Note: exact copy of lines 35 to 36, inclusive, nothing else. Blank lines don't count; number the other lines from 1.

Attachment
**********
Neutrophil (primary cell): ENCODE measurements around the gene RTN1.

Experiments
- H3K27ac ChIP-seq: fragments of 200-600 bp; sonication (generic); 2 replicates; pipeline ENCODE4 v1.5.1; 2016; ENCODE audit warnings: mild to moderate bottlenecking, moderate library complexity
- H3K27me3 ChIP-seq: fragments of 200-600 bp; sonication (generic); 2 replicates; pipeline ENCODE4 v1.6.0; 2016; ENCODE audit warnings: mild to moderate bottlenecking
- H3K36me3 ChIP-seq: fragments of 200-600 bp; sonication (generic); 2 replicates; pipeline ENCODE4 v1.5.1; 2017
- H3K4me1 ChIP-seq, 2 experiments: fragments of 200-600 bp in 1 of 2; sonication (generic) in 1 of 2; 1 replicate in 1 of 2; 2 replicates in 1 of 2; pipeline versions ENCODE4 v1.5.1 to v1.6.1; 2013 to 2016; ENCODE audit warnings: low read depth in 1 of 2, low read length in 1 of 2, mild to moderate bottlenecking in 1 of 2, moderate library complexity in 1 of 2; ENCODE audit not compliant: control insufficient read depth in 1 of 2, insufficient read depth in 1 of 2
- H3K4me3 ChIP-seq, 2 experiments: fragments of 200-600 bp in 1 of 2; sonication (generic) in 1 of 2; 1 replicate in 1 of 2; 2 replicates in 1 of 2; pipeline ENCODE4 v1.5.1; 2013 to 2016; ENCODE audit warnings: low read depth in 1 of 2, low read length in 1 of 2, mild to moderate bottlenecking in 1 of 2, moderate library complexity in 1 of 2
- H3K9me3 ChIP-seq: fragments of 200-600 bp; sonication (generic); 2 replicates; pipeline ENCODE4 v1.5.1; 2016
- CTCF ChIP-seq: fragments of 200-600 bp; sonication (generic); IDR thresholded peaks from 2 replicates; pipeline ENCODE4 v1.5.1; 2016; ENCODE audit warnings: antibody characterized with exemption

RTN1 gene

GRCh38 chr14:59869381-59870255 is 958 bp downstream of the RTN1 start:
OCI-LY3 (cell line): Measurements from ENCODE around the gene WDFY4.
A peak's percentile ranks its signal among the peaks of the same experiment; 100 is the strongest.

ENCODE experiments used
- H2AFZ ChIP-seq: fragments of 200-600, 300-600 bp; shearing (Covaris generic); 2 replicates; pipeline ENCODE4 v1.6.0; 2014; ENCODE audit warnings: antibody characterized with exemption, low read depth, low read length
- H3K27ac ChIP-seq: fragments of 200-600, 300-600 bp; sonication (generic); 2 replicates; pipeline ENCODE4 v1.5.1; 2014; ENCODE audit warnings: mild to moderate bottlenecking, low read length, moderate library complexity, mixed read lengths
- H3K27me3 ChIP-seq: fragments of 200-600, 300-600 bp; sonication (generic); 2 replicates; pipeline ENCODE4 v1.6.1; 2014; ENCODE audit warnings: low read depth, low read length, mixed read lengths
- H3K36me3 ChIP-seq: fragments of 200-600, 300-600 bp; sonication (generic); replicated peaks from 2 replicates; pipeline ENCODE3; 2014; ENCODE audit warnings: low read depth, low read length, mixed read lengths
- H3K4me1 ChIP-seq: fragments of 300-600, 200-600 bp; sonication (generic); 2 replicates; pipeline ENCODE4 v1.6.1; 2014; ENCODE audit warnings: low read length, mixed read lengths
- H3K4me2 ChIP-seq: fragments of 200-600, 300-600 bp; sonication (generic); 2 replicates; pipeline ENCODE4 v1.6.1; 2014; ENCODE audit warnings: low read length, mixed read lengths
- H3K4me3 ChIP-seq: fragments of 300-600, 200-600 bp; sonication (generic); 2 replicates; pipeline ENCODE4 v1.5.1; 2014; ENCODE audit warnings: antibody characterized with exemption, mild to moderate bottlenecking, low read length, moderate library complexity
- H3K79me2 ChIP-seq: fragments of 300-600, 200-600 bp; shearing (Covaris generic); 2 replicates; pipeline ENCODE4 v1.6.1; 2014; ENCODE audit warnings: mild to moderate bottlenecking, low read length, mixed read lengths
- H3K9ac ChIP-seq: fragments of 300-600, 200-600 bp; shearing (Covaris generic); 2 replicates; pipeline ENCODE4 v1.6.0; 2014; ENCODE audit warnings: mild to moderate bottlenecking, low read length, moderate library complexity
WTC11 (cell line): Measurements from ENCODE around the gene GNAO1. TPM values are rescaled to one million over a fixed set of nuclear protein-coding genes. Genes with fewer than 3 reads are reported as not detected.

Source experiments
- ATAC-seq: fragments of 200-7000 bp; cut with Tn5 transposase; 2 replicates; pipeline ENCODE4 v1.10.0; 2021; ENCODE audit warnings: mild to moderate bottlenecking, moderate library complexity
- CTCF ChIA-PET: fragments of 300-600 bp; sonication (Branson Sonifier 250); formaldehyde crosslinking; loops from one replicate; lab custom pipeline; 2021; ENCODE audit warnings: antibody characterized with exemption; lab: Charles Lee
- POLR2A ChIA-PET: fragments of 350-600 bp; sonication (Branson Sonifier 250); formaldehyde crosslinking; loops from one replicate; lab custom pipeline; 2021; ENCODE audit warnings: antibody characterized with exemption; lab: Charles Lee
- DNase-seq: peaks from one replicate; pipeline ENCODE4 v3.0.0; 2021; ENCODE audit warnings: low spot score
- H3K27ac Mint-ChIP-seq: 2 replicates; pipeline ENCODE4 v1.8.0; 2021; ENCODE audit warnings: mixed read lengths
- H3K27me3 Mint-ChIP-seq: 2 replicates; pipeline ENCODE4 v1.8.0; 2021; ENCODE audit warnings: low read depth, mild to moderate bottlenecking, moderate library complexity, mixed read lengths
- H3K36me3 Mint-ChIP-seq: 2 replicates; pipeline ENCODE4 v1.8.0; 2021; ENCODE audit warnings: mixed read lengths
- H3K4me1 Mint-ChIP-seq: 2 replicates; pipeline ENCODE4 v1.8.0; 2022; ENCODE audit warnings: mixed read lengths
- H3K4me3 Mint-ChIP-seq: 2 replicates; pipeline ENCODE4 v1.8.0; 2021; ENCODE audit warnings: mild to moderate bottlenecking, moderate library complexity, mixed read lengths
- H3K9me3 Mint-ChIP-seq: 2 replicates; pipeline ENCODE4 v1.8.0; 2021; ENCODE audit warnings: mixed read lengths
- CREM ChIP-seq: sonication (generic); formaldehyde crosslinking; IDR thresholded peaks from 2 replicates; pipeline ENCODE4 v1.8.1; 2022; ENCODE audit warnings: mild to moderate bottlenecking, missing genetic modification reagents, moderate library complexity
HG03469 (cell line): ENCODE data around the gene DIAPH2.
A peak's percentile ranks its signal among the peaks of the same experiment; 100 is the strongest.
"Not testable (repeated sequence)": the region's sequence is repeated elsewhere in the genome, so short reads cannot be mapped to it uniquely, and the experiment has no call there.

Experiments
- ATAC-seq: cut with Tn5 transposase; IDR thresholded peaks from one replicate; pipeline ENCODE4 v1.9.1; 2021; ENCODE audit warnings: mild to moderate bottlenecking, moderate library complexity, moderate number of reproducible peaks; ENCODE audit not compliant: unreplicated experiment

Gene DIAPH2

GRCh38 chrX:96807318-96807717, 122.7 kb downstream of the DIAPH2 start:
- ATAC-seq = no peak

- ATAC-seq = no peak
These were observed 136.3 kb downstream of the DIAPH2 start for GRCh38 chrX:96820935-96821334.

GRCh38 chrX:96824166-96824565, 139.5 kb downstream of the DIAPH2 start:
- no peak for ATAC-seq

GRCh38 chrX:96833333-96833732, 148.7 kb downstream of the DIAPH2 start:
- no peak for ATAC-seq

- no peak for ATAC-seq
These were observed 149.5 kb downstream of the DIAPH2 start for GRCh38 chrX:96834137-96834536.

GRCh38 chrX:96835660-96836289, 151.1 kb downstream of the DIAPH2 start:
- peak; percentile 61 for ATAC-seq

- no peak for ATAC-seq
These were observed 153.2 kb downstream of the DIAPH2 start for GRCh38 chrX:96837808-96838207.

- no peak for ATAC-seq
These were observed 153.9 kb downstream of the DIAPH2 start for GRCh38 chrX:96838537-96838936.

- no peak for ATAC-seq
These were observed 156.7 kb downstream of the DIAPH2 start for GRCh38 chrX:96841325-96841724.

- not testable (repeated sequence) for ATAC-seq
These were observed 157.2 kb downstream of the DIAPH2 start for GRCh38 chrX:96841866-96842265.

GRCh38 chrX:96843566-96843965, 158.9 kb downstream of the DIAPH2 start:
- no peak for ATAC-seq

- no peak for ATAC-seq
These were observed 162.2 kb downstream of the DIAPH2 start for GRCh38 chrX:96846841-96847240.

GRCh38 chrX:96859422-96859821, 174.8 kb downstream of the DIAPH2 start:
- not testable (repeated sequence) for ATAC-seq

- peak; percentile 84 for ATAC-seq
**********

- H3K9me3 Mint-ChIP-seq: 2 replicates; pipeline ENCODE4 v1.8.0; 2021; ENCODE audit warnings: mixed read lengths
- CREM ChIP-seq: sonication (generic); formaldehyde crosslinking; IDR thresholded peaks from 2 replicates; pipeline ENCODE4 v1.8.1; 2022; ENCODE audit warnings: mild to moderate bottlenecking, missing genetic modification reagents, moderate library complexity